Recent literature has demonstrated that bronchiolitis obliterans and obstructive lung disease are related to flavoring exposures in an exposure-dependent way. However, secondary prevention of further impairment among flavoring workers with spirometric restriction and excessive declines in lung function of a restrictive nature is not occurring. Flavoring workers with restrictive abnormalities are not identified as having possible occupational lung disease, are not removed from further flavorings exposure, are not counseled about respiratory protection and work practices, and are unlikely to be successful in claims for work-related lung disease and medical expenses. These cases of restrictive spirometric abnormality do not motivate employers to implement controls to prevent lung injury to co-workers or to enhance medical surveillance programs.

Results from this study will benefit many stakeholders, including physicians who can appropriately manage workers with restrictive lung disease with consideration of enhanced respiratory protection or reassignment; workers who can make decisions regarding continued exposures and apply for compensation if warranted; companies who can set data driven priorities for preventive interventions; and policy makers who can recommend measures to prevent flavoring-related lung diseases.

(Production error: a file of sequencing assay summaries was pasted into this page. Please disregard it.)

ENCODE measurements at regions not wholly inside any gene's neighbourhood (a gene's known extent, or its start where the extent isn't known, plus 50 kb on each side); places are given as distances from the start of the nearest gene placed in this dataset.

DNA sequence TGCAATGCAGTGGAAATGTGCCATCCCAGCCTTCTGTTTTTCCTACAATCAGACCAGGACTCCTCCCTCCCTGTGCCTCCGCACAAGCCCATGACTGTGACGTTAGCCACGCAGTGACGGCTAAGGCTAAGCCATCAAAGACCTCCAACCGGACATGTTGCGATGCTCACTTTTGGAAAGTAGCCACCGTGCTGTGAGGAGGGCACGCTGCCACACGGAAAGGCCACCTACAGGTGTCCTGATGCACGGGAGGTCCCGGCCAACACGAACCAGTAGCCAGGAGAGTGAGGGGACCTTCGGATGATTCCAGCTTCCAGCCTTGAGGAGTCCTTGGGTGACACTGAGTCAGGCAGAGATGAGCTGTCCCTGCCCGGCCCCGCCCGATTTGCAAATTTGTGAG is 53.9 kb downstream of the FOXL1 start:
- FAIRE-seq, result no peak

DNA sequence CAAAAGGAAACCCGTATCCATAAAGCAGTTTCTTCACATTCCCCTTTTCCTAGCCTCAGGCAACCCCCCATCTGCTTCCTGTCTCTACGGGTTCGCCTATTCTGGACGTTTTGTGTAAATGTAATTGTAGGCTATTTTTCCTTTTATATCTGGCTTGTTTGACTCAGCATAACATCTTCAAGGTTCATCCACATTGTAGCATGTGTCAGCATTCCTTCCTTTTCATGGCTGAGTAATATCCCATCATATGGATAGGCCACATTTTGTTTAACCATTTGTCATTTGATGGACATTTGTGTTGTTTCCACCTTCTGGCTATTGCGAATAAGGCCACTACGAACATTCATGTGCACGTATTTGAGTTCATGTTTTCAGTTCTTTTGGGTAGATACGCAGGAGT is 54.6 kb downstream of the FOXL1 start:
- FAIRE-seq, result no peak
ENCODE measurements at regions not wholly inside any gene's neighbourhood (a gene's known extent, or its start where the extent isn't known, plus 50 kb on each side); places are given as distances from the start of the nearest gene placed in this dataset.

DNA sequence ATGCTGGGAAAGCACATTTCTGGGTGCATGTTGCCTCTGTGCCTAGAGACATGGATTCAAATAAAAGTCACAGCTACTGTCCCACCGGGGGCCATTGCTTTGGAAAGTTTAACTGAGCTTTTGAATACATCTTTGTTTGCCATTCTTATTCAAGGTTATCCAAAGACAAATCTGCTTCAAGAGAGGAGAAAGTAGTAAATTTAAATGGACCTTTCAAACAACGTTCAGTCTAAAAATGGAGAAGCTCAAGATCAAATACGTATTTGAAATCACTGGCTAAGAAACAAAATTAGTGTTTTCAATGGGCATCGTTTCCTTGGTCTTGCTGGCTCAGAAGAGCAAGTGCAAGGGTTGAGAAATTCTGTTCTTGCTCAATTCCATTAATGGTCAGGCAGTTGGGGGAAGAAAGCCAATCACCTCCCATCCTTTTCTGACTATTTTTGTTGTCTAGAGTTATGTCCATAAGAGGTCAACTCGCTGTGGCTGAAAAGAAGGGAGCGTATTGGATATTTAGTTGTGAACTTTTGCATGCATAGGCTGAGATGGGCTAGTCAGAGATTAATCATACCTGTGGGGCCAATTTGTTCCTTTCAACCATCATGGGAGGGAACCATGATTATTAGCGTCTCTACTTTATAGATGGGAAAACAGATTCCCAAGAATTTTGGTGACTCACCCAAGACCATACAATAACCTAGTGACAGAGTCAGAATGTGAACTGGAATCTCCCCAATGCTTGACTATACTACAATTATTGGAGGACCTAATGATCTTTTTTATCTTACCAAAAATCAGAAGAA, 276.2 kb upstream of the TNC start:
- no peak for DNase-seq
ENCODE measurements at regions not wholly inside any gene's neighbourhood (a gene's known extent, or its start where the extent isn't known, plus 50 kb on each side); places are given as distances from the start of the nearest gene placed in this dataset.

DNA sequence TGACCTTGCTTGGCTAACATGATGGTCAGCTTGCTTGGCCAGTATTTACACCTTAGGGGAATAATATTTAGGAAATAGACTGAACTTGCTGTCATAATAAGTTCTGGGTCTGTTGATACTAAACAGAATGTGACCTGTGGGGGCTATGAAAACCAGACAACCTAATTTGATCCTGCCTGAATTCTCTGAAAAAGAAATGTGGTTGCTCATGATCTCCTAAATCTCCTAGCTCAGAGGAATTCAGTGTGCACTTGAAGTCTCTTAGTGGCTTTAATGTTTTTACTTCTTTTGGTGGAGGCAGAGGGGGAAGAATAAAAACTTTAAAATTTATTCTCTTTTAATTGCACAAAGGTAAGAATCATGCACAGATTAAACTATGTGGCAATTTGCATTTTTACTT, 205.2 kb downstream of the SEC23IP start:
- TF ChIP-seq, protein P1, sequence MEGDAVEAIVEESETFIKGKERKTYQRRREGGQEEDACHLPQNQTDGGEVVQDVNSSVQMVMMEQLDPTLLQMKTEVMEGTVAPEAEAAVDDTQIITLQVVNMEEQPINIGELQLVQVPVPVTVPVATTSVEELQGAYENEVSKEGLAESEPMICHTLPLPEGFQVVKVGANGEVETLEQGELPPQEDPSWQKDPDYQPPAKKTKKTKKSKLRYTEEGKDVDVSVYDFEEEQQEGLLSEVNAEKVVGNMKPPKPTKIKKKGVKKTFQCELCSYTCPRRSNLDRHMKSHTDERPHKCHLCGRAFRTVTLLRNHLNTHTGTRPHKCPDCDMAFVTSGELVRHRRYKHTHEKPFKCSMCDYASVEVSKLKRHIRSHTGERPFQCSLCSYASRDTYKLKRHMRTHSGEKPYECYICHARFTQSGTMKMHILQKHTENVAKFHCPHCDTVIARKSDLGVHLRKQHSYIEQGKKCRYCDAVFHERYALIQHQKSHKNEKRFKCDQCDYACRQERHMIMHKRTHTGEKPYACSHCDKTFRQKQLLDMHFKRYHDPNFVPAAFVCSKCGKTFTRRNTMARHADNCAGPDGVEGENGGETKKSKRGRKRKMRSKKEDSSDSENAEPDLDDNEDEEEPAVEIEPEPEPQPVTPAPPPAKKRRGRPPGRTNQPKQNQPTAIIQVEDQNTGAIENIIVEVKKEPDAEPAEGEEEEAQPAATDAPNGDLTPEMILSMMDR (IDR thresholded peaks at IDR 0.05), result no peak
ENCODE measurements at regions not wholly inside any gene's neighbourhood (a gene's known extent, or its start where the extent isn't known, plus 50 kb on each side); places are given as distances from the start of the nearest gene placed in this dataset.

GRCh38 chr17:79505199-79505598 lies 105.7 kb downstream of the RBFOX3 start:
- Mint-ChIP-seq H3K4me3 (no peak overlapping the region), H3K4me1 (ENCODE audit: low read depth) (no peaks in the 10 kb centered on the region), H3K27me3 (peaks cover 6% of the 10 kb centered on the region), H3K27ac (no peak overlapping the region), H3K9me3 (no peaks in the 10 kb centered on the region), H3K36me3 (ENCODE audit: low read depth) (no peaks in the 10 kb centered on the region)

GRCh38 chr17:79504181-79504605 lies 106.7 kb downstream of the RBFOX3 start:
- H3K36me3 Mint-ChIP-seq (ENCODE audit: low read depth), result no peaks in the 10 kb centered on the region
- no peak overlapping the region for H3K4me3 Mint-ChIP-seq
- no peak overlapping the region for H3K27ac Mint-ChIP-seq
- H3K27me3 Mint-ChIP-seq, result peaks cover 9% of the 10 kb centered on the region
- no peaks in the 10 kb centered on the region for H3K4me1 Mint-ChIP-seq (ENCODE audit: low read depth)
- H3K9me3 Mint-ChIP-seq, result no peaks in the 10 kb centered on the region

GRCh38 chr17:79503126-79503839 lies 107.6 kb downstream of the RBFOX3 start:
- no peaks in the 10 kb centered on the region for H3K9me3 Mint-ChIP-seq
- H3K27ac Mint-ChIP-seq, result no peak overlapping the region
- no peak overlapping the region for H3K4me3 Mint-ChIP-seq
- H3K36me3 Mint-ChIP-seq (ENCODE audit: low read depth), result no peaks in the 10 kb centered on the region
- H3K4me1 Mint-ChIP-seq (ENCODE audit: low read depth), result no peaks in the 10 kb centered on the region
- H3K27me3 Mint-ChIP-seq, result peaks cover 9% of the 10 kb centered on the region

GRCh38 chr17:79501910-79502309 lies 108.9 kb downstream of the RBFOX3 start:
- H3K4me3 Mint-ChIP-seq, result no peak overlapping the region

For this study, we will recruit participants from two study populations: approximately 100 workers from a flavorings plant for whom we have spirometry data and 130 workers that had abnormal spirometry on any test from a previous NIOSH health hazard evaluation at a microwave popcorn plant. Thirty additional workers from the microwave popcorn plant who had normal spirometry on their last test also will be chosen at random.

NIOSH anticipates that information collection will begin during the summer of 2013 for the microwave popcorn workers and for the flavorings workers in the summer of 2014. Both study populations will be offered a questionnaire, spirometry, TLC test, DLCO, and HRCT of the chest. Those with abnormal spirometry will also be offered a bronchodilator test. Testing is expected to take between 3 to 3.25 hours per respondent. All testing will be conducted by trained NIOSH personnel, except for the HRCT chest scan, which will be done at a local hospital or radiology clinic. Participants will receive a letter which will explain their testing results. All study results will be stored at NIOSH.

The total estimated burden for the one-time collection of data is 822 hours. This is an overestimate of the actual burden to account for any possible waiting at the radiology clinic. Participation in this study is voluntary, and there are no costs to respondents other than their time.

Dated:November 2, 2012. Ron A. Otten, Director, Office of Scientific Integrity OSI), Office of the Associate Director for Science OADS), Office of the Director, Centers for Disease Control and Prevention.